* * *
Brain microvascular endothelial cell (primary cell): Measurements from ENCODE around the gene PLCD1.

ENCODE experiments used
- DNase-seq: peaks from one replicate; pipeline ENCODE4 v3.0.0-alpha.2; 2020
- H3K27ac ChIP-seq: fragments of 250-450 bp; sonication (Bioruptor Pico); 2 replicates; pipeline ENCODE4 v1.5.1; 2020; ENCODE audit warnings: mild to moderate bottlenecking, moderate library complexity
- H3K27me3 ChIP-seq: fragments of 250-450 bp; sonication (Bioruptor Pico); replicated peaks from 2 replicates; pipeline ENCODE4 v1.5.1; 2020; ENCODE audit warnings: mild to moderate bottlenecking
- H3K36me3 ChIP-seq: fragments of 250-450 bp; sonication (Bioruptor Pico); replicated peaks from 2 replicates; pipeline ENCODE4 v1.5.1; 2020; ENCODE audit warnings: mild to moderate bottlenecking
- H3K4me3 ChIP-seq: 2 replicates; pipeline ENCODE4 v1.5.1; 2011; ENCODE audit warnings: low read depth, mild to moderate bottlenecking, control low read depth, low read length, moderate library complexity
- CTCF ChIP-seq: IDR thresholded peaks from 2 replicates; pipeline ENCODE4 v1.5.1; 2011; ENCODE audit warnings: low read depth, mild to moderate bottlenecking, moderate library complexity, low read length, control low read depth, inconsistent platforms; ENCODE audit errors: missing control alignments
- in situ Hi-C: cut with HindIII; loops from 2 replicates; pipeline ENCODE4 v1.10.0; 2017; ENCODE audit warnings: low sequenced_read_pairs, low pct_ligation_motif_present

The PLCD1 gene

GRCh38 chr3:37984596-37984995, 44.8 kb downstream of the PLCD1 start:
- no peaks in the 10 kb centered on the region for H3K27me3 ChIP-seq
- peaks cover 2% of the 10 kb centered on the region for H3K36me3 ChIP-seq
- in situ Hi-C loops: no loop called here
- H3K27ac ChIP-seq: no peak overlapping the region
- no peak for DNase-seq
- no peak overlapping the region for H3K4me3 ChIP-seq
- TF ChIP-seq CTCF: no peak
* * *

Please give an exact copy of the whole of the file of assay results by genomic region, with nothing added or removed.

Brain microvascular endothelial cell (primary cell): Measurements from ENCODE around the gene PLCD1.

ENCODE experiments used
- DNase-seq: peaks from one replicate; pipeline ENCODE4 v3.0.0-alpha.2; 2020
- H3K27ac ChIP-seq: fragments of 250-450 bp; sonication (Bioruptor Pico); 2 replicates; pipeline ENCODE4 v1.5.1; 2020; ENCODE audit warnings: mild to moderate bottlenecking, moderate library complexity
- H3K27me3 ChIP-seq: fragments of 250-450 bp; sonication (Bioruptor Pico); replicated peaks from 2 replicates; pipeline ENCODE4 v1.5.1; 2020; ENCODE audit warnings: mild to moderate bottlenecking
- H3K36me3 ChIP-seq: fragments of 250-450 bp; sonication (Bioruptor Pico); replicated peaks from 2 replicates; pipeline ENCODE4 v1.5.1; 2020; ENCODE audit warnings: mild to moderate bottlenecking
- H3K4me3 ChIP-seq: 2 replicates; pipeline ENCODE4 v1.5.1; 2011; ENCODE audit warnings: low read depth, mild to moderate bottlenecking, control low read depth, low read length, moderate library complexity
- CTCF ChIP-seq: IDR thresholded peaks from 2 replicates; pipeline ENCODE4 v1.5.1; 2011; ENCODE audit warnings: low read depth, mild to moderate bottlenecking, moderate library complexity, low read length, control low read depth, inconsistent platforms; ENCODE audit errors: missing control alignments
- in situ Hi-C: cut with HindIII; loops from 2 replicates; pipeline ENCODE4 v1.10.0; 2017; ENCODE audit warnings: low sequenced_read_pairs, low pct_ligation_motif_present

The PLCD1 gene

GRCh38 chr3:37984596-37984995, 44.8 kb downstream of the PLCD1 start:
- no peaks in the 10 kb centered on the region for H3K27me3 ChIP-seq
- peaks cover 2% of the 10 kb centered on the region for H3K36me3 ChIP-seq
- in situ Hi-C loops: no loop called here
- H3K27ac ChIP-seq: no peak overlapping the region
- no peak for DNase-seq
- no peak overlapping the region for H3K4me3 ChIP-seq
- TF ChIP-seq CTCF: no peak